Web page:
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Summary Details

Query:   Linguist-Software Interaction
Author:  Burgel R.M. Faehndrich
Submitter Email:  click here to access email
Linguistic LingField(s):   General Linguistics

Summary:   Regarding query: http://www.linguistlist.org/issues/16/16-1151.html#2

The following is the summary for responses received for my query on the
Linguist List asking Linguist List readers to fill out a survey on
Linguist-Software Interaction. I would like to again thank everybody who
responded. Due to the terms of my IRB exemption I cannot list their names,
but I do appreciate all the helpful input I received.

I used the responses to the survey in a paper which summarizes the
following issues:
1. What computer programs are linguists using?
2. What do linguists like/dislike about these programs?
3. How do linguists think these programs could be improved?
4. What kinds of computer programs do linguists think should be
5. What do linguists think is the major problem with computer programs for
6. Some recommendations for linguists using software, and developers
creating software for linguists.

Short summary of results
(for more details, go to
http://www2.hawaii.edu/~faehndri/Linguist_Software_Interaction.pdf )

1. What computer programs are linguists using?

Shoebox, Toolbox, PRAAT, Clan, Pitchworks, Macquirer and PCquirer,
SoundEdit, Wordcorr, Childes, Adobe Premiere, StatView, Excel, Word (95, 98
and later), Photoshop, iMovie, Emacs, Profiler, PlotFormants, LaTeX,
Prolog, DCG, UltraXML, Uniscribe, Open Office Writer, CanIPA, Knorpora,
JabRef , Kile, Texniccenter, Perl, MS Paint, Elan, Imdi, Sound Studio,
Cascadilla Press Mora font, SIL Phonetics keyboard for Mac, FileMaker,
Windows, SAL, TECkit, XeTeX, iWork application ‘Pages’ on Mac, Microsoft
Publisher, SIL Graphite font technology, Font Creator Program 4.0, Mozilla
Editor, CoolEdit96, MS Office, Star Office, Transcriber, Phono.

2. What do linguists like/dislike about these programs?

Likes: (1) free or inexpensive, (2) easy to use or provides free and prompt
support by email, (3) has many functions used by linguists, (4)
flexibility, (5) intuitive interface, good handling of IPA and other
‘unusual’ characters.

Dislikes: (1) problems with handling IPA and other ‘unusual’ characters,
(2) incompatible h other software and other platforms, (3) difficult to
use/steep learning curve, (4) too expensive, (5) unstable, (6) inflexible.

3. How do linguists think these programs could be improved?

(1) Improve the way IPA and other unusual characters are handled, (2)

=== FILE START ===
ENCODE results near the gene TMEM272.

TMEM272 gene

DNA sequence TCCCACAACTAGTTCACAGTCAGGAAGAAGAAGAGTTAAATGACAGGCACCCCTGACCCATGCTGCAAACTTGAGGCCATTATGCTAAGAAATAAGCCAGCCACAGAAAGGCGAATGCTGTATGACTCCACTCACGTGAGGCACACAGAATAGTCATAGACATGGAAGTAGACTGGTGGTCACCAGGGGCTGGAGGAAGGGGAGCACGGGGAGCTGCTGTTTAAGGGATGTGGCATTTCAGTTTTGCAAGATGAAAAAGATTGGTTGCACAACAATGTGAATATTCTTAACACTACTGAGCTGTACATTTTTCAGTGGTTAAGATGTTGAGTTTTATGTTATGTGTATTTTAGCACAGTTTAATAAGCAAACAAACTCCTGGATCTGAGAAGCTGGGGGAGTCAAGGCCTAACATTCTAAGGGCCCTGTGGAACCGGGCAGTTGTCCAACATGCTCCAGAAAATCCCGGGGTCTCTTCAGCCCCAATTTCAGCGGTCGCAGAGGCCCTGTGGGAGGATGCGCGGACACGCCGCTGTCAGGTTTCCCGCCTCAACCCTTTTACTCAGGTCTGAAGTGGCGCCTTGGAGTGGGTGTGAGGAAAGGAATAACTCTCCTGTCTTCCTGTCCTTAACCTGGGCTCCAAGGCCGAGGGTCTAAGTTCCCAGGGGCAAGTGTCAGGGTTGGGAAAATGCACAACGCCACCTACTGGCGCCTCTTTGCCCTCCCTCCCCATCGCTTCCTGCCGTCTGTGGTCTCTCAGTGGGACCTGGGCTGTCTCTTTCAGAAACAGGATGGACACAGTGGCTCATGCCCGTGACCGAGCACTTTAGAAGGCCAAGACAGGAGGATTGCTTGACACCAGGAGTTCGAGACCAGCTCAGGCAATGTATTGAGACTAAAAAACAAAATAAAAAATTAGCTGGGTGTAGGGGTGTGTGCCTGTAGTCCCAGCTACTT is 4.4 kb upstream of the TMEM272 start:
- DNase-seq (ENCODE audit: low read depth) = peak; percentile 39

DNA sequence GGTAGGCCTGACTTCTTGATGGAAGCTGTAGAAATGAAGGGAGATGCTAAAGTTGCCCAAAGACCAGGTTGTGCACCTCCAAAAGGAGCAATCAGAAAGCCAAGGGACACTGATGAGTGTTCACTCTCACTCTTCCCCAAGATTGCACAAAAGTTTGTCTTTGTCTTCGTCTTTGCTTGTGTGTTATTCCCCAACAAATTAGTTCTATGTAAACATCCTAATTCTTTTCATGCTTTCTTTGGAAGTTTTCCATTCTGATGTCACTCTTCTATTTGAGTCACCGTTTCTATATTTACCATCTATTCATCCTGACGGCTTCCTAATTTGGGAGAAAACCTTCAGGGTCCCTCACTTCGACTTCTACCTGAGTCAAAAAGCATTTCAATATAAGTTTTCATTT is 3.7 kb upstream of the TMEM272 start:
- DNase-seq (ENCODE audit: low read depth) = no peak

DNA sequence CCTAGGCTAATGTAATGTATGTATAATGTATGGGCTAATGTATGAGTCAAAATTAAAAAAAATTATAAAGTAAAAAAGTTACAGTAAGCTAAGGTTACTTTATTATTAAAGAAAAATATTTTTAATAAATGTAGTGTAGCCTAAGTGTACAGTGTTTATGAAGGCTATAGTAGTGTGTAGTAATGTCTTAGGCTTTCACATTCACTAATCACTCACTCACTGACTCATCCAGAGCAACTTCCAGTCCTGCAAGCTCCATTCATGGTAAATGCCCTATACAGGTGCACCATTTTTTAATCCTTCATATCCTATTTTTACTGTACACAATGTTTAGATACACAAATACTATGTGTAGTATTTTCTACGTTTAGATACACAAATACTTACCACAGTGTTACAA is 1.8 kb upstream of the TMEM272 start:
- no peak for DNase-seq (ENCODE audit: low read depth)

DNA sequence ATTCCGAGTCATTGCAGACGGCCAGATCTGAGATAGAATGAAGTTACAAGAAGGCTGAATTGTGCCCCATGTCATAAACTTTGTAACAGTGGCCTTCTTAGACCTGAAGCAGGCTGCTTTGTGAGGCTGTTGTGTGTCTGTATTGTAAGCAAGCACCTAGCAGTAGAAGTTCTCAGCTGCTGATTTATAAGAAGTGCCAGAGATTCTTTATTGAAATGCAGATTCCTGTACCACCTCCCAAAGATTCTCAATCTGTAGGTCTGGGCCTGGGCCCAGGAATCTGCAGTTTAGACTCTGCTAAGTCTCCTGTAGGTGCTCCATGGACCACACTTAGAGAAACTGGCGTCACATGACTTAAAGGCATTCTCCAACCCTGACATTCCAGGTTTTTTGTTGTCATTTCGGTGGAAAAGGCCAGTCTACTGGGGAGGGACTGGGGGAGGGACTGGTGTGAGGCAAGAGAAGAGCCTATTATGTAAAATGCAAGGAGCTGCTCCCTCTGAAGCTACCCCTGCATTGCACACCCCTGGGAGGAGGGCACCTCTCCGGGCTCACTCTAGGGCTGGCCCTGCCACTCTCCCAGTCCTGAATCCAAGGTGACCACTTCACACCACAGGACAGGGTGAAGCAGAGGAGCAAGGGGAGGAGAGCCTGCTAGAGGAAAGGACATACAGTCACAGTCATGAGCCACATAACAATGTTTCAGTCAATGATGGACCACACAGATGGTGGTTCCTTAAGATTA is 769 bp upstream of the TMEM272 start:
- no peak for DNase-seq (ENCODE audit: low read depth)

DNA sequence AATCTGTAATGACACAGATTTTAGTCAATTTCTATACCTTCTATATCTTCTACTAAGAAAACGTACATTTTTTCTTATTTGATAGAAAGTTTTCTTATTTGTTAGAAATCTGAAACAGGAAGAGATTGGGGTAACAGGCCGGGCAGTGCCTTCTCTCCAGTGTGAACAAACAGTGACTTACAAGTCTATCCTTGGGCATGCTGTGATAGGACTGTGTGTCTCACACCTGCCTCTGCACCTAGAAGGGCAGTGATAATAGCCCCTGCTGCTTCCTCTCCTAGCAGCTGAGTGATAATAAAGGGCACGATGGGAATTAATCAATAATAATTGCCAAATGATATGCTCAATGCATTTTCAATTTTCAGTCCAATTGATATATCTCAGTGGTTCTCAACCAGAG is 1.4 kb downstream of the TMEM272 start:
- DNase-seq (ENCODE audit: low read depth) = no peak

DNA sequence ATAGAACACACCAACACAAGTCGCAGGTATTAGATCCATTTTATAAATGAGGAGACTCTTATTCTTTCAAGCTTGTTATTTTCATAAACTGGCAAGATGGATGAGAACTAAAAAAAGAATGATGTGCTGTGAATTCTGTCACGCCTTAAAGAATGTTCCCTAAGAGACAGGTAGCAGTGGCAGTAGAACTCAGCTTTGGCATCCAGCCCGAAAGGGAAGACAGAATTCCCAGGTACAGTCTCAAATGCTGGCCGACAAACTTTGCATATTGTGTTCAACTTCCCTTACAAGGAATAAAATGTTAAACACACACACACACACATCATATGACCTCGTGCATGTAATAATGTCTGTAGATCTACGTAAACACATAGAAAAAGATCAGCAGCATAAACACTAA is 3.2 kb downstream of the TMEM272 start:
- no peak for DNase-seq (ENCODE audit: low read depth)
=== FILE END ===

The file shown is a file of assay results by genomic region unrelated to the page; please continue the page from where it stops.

improve user interface, (3) more opportunities to learn use of software

4. What kinds of computer programs do linguists think should be developed?

(1) programs fully compatible with IPA, (2) a Shoebox-like program with a
less complicated entry process, (3) software for searching multilingual
interlinearized texts, (4) software for organizing data from a field
methods class (by phonology, morphology, syntax and lexicon), (5) easier
statistics software, (6) “something like audiamus…linked to a dictionary to
provide interlinear gloss at same time”, (7) a program for transcription,
(8) a program to convert a bracket notation into a branching tree, allowing
edits, (9) software developed by linguists together with software
designers, (10) a tool for annotation of audio and video on different
tiers, with lots of capability for interlinking, creation of dictionaries,
automatic updating, printing, and well-structured archiving.

5. What do linguists think is the major problem with computer programs for

(1) lack of portability across platforms and from one application to
another, (2) linguist’s high expectations, (3) phonetic transcription, (4)
linguists afraid of software.

6. Some recommendations for linguists using software, and developers
creating software for linguists.

IPA, other special fonts: One solution for problems with displaying special
fonts which is possible with current technology is embedding fonts into an
Adobe document. However, the document will increase in size quite a bit if
many characters are embedded.

Steep learning curves: One solution is to have more courses or workshops
teaching software use to linguistics students. Another solution is to have
the help materials for an application written by a person who is not a
programmer, and not familiar with software design. This way, with constant
interaction between the software developer and the writer of the help
materials, help information should be useable by people who have little
experience with software. It is also helpful to have free and prompt
feedback from the software developer or provider. Feedback by email would
be sufficient.

Cost: look for comparable open source software. The most ambitious solution
would be for computer-savvy linguists to write the needed program and make
it freely available.

Portability: software should be able to use an output format which is
easily accessible by other software, such as plain text, or text in
standard UTF-8 encoding, possibly in XML format.

LL Issue: 16.1504
Date Posted: 11-May-2005
Original Query: Read original query


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